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Mystic Knotwork: Tying on a Noble Nautical Profession

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There’s a science and art to nautical knots. Just ask Matt Beaudoin, who with wife Jill own Mystic Knotwork, which is located is historic downtown Mystic, Connecticut, in a building that dates to the 1830s. Building on the seafaring history of his great grandfather, who captained ships through the St. Laurence Seaway, and the knot tying skills of his Merchant Marine grandfather, who practiced his talents while on the Rio to New York City route, Beaudoin gave up a career in IT to keep this legacy alive. Today, the functional pieces made of hand-tied nautical knots that are for sale in-store and online are both traditional as well as contemporary.

That Little Boat is Going to Cross the Atlantic?!

A perfectly tied knot at Mystic Knotwork.

“There are two lines of heritage to the knot tying arts,” explains Beaudoin. “First is the practical nature. Bosun’s aboard ships worked on rigging and general upkeep of the boat. In such, most of the ‘decorative knots’ have a direct linkage to the historic and practical uses. For example, the ‘coasters’ we sell are actually a thump pad that would protect the valuable wooden blocks from crashing into the hard deck of a ship. The doormats we make are actually pads used to prevent chafe. The second legacy is relieve tedium, hobby and resume building.”

Sailors had a lot of free time in the age of the square rigger, Beaudoin explains. Primary forms of entertainment at sea included wood carving, model building, macramé, and marlinespike work. Decorative Marlinespike work entails using long toothed and worn rope along with ‘smalls’ and marline to create intricate works using the practical skills the bosun uses aboard ship. This was more than a hobby for the bosun. That’s because the ship’s captain got to show off the beauty of his boat in the quality of the knotsmanship aboard. Equally, the bosun could illustrate his resume on every piece of work. The fancier the bellrope, the more accomplished the bosun.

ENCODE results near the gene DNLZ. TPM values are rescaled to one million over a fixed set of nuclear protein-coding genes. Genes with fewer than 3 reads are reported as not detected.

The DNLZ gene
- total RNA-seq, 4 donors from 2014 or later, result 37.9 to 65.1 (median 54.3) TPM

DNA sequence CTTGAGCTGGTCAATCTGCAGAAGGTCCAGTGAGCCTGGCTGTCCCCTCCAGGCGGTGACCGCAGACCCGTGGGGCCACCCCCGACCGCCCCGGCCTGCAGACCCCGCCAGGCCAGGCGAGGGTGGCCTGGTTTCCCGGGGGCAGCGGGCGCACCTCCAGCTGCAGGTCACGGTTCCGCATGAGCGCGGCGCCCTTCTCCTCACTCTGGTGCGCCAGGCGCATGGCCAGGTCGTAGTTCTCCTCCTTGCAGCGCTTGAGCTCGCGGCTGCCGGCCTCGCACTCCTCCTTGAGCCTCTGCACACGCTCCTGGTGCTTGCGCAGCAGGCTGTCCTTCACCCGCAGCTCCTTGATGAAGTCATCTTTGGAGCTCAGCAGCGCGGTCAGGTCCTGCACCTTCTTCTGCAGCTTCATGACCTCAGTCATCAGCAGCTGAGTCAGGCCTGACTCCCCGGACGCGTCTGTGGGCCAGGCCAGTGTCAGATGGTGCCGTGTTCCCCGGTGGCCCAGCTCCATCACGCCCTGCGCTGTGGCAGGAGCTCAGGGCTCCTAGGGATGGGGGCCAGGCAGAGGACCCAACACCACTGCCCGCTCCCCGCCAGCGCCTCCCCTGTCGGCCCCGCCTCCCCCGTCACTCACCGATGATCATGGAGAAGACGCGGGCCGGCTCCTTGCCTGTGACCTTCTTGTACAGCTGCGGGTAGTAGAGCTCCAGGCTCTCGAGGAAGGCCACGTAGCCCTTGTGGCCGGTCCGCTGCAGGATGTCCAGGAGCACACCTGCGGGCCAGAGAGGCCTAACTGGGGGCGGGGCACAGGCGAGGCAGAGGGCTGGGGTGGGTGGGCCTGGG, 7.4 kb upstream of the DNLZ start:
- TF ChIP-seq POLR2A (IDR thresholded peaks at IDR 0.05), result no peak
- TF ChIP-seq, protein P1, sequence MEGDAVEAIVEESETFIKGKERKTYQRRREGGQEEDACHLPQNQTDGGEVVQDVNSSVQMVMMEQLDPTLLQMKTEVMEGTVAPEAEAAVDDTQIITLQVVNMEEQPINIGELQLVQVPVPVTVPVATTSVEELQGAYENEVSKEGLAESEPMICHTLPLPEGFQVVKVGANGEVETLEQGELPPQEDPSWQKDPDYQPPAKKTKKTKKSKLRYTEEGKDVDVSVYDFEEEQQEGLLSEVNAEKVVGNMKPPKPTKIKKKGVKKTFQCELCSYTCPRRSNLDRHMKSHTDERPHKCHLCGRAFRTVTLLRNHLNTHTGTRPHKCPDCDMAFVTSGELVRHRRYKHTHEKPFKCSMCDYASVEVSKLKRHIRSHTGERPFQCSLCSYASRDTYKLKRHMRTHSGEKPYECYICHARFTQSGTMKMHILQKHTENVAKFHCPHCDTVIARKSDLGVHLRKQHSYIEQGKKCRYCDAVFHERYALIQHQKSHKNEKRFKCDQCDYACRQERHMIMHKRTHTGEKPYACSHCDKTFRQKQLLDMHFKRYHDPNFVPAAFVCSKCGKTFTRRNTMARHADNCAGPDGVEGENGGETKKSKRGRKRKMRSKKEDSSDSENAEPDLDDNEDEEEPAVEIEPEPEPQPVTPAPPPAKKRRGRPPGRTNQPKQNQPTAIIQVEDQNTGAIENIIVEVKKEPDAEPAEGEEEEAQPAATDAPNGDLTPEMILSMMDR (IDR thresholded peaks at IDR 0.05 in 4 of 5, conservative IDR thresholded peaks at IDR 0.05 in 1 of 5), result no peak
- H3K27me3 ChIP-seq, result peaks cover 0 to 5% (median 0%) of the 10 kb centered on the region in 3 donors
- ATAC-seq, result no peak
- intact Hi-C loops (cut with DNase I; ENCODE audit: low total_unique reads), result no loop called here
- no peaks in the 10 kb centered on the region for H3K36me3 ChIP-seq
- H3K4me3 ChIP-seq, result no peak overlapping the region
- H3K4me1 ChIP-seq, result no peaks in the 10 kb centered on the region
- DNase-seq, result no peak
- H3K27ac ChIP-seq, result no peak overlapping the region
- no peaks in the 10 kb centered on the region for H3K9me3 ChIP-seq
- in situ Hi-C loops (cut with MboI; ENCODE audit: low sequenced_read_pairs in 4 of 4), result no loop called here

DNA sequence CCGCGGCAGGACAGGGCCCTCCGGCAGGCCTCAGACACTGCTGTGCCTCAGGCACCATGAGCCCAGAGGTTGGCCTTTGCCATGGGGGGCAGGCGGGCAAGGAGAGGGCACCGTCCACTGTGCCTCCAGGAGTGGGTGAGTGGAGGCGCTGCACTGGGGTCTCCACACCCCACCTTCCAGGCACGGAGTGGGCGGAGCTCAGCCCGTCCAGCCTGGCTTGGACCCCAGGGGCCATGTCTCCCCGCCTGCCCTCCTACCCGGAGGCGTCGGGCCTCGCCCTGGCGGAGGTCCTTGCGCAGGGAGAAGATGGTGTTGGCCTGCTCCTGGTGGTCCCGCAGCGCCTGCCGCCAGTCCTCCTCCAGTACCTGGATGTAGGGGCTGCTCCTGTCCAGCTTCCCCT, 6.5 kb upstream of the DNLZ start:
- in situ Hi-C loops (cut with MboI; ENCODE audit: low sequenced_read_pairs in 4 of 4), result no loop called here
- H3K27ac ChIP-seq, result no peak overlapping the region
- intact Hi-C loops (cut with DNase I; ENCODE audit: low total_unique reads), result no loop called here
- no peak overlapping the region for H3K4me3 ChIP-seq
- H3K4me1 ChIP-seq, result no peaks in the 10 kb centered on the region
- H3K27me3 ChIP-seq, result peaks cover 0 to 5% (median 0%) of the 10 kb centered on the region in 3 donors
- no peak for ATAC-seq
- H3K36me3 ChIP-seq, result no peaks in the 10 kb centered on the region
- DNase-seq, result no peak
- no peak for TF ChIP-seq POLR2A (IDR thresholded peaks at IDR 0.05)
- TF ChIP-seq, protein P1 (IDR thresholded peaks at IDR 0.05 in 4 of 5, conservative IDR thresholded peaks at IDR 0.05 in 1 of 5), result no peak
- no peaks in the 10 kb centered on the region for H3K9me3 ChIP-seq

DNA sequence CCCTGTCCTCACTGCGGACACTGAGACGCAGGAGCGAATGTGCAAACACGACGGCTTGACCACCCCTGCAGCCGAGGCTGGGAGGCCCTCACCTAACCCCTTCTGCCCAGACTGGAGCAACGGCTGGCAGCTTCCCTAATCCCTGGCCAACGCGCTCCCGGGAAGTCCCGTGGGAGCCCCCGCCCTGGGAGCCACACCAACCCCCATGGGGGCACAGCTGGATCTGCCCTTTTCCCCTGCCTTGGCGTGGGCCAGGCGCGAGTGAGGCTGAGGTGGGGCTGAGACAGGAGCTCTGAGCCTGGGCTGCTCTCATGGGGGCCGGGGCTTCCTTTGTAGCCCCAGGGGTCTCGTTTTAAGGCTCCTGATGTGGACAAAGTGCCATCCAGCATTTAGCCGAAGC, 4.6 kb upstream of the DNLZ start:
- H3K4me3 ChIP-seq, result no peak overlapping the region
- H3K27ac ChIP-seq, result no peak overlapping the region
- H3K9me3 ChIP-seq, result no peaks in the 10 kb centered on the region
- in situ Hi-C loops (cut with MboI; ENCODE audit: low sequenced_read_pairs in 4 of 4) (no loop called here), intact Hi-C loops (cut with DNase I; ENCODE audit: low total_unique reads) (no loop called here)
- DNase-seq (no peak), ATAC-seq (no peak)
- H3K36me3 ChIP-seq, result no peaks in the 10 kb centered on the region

The Last Wooden Shrimp Trawler

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Matt Beaudoin of Mystic Knotwork shows off his work at a pirate-themed festival.

The iconic New England white sailor bracelets were the first and only item in Mystic Knotwork’s catalogue back in 2007. Today these remain the most popular knot. A year later, at the insistence of his wife, Beaudoin added bracelets in different colors. A search for a company to make custom cotton cord came to a successful end in 2009 and opened a world of possible patterns. This is when the company’s repertoire expanded to coasters and trivets. Then, for the retirement of the Newport Harbor Yacht Club’s commodore, an order came in for 20 dog toys. A full range of requests for nautical-themed wedding items soon followed thus building a one-of-a-kind offering.

The Rosenfeld Collection

Matt Beaudoin and friend in the Mystic Knotwork studio.

“Our newest line, woven ornaments at Christmastime, was unbelievable. I spent hours every day tying them up for the next day’s orders,” says Beaudoin. “We have a great community of enthusiasts that keep us full of ideas and people that connect us with other nautical enthusiasts. I like watching my teammates grow and come up with ideas of their own. My daughter is one of the creatives and watching them stretch their skills and really take a sense of ownership to the business is inspiring.”

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Carol M. Bareuther, RD, is a St. Thomas, U.S. Virgin Islands based marine writer and registered dietitian.

So Caribbean you can almost taste the rum...

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